We decided to open two trenches in 2019. The first was aimed at revealing the full mosaic and the area immediately adjacent to it. The second was focussed on the centre of the villa, where we would check for evidence of further mosaic floors, but also hope to get evidence of the dating and character of the villa building. It is true to say that the results did not disappoint.

Trench 1

The mosaic turned out to be even more exciting and spectacular than we had hoped. It became clear very quickly that the unique iconography exposed in 2017 continued across the floor, and interpretation has revealed a more detailed cast of characters from Greek Mythology than anyone expected. Adding to the Bellerophon and the Chimera story, 2019 revealed that a large part of the floor contained the story of the Triumph of Pelops.

Boxford Mosaic trench 1

 

This story involves Pelops seeking the hand in marriage of Hippodamia, the beautiful daughter of King Oenomaus. The king challenged all suitors to a chariot race and, when they inevitably lost, the losers were beheaded and their heads displayed in court. Pelops, aware of this, sabotaged the king’s chariot with the help of the royal charioteer, Myrtilus, on the promise of a night with the princess and half the kingdom. Having won the race, Pelops reneged on his promise and killed Myrtilus, but not before Myrtilus could issue a curse on Pelops and his descendants.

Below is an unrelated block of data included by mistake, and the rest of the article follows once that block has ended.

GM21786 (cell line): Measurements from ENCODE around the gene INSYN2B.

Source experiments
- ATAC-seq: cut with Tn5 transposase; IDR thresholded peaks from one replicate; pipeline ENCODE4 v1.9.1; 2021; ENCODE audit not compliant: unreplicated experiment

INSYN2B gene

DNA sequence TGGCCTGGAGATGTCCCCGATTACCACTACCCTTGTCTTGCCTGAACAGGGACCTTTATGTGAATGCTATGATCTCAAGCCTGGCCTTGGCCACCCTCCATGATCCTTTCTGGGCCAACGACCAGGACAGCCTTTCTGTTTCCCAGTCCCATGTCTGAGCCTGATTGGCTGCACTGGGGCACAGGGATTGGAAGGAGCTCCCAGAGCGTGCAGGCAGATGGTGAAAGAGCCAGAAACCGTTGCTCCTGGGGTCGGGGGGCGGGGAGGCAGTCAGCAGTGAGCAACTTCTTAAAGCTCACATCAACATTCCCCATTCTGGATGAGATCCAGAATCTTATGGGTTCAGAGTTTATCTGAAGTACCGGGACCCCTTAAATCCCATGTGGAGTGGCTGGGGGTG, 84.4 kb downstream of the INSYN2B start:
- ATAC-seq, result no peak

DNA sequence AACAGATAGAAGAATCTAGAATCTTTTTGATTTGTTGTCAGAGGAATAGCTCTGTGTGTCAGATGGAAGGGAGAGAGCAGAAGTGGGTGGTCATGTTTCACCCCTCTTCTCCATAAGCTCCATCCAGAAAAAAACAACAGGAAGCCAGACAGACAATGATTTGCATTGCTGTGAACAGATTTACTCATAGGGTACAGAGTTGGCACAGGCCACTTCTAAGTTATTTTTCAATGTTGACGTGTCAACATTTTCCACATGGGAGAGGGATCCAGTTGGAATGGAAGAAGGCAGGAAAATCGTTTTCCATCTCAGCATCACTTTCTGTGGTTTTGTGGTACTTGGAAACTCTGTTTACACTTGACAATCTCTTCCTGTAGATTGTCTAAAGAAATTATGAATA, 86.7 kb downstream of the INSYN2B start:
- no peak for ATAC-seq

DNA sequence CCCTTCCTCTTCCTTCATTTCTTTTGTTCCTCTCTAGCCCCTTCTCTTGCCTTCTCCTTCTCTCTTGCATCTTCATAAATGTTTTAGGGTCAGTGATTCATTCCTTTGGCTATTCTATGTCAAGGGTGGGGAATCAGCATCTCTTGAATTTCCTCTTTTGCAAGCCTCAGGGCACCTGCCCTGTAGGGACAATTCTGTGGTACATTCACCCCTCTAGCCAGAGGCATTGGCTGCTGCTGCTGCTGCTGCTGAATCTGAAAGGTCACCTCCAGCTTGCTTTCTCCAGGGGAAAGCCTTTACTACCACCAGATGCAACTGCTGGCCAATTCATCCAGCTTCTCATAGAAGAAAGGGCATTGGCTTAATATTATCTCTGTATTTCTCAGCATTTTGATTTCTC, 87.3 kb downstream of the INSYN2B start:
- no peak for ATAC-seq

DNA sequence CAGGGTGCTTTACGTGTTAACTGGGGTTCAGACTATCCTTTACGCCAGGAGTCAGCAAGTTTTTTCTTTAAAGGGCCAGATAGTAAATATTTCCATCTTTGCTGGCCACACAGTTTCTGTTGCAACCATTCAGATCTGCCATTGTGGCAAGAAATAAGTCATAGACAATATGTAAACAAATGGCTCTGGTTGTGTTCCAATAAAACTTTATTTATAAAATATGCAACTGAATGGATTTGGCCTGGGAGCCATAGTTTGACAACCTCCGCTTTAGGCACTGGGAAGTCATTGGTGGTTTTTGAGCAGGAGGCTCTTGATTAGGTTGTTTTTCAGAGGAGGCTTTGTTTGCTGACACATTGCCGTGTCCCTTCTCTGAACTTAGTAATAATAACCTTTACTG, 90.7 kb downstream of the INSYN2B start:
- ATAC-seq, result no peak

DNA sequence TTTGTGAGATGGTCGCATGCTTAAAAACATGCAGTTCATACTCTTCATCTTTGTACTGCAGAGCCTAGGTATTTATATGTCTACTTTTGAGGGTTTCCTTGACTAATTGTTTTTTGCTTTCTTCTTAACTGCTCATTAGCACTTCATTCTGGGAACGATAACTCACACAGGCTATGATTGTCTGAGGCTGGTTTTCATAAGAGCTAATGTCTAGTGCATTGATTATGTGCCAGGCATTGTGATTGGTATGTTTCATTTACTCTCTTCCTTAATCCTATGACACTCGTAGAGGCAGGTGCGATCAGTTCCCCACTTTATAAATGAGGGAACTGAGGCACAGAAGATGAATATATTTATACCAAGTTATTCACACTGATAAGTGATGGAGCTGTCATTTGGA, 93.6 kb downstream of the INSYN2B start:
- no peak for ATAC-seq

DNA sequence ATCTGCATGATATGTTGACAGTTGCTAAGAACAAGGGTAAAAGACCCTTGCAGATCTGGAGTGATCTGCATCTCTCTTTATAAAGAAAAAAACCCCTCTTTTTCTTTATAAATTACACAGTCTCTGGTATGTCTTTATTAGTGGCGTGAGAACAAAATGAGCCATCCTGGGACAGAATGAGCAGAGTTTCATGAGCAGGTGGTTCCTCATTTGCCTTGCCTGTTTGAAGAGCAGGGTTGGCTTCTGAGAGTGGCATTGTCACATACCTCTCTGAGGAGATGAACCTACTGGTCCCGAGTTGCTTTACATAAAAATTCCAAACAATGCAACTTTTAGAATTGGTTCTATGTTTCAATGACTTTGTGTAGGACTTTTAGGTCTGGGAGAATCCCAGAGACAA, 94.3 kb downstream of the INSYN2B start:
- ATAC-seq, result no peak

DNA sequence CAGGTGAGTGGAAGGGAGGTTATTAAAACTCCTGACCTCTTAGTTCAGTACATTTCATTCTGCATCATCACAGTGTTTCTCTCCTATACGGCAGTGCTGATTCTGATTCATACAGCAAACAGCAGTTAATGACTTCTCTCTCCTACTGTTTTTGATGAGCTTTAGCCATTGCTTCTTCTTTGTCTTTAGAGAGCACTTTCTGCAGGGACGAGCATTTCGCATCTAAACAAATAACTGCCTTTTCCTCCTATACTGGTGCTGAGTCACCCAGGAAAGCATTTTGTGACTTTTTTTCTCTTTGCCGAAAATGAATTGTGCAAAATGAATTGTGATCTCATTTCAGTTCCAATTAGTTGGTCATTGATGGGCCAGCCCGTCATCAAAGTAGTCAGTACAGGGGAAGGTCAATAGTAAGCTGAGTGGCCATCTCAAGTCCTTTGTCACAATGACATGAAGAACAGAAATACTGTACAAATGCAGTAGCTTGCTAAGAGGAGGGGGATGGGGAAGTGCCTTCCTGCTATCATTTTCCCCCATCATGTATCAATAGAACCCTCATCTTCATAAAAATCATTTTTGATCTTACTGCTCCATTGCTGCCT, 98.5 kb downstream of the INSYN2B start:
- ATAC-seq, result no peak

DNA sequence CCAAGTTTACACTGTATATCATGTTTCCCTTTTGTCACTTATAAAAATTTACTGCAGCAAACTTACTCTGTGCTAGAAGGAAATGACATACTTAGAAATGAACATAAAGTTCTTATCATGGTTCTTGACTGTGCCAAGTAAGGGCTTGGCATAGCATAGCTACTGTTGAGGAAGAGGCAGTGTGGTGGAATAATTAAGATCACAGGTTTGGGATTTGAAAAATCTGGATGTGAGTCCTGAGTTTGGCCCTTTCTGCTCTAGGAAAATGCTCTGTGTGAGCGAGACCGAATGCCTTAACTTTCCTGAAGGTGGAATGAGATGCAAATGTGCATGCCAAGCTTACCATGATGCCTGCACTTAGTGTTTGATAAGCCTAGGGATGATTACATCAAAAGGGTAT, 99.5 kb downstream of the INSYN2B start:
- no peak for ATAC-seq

The mosaic also contains an inscription, which, although damaged, has been interpreted as reading – ‘Long life to you, Caepio, with your wife Fortunata’. This suggests that we have the name of the villa owner and his wife, a unique feature on British mosaics.

It was clear that the mosaic had been damaged by fire in ancient history, but it was also evident that the floor was kept clean and clear of domestic rubbish. On the outside of the structure there was evidence of rubbish being dumped against the walls of the building.

Trench 2

Trench 2 produced no evidence to suggest that a mosaic was present in the central room of the villa, although there was some evidence that the room was floored with plain clay tiles, which had subsequently been lifted and removed. Plain rammed chalk floors appear to relate to very late activity. It would also appear that a new opening had been punched through the rear wall of the structure and, as with Trench 1, there was extensive evidence for the dumping of rubbish immediately outside the building.

In the corridor to the front of the room there was evidence of a post pad, suggestive of an attempt to keep the roof up. This might indicate that towards the end of the life of the structure repairs were low-key and short-term.

Boxford Mosaic trench 2

Finding out more

The public interest in the site has been substantial and of a scale that has allowed a book detailing the project to be produced at very short notice. ‘The Boxford Mosaic: A Unique Survivor from the Roman Age’ can be purchased in local bookshops in Newbury or via Countryside Books.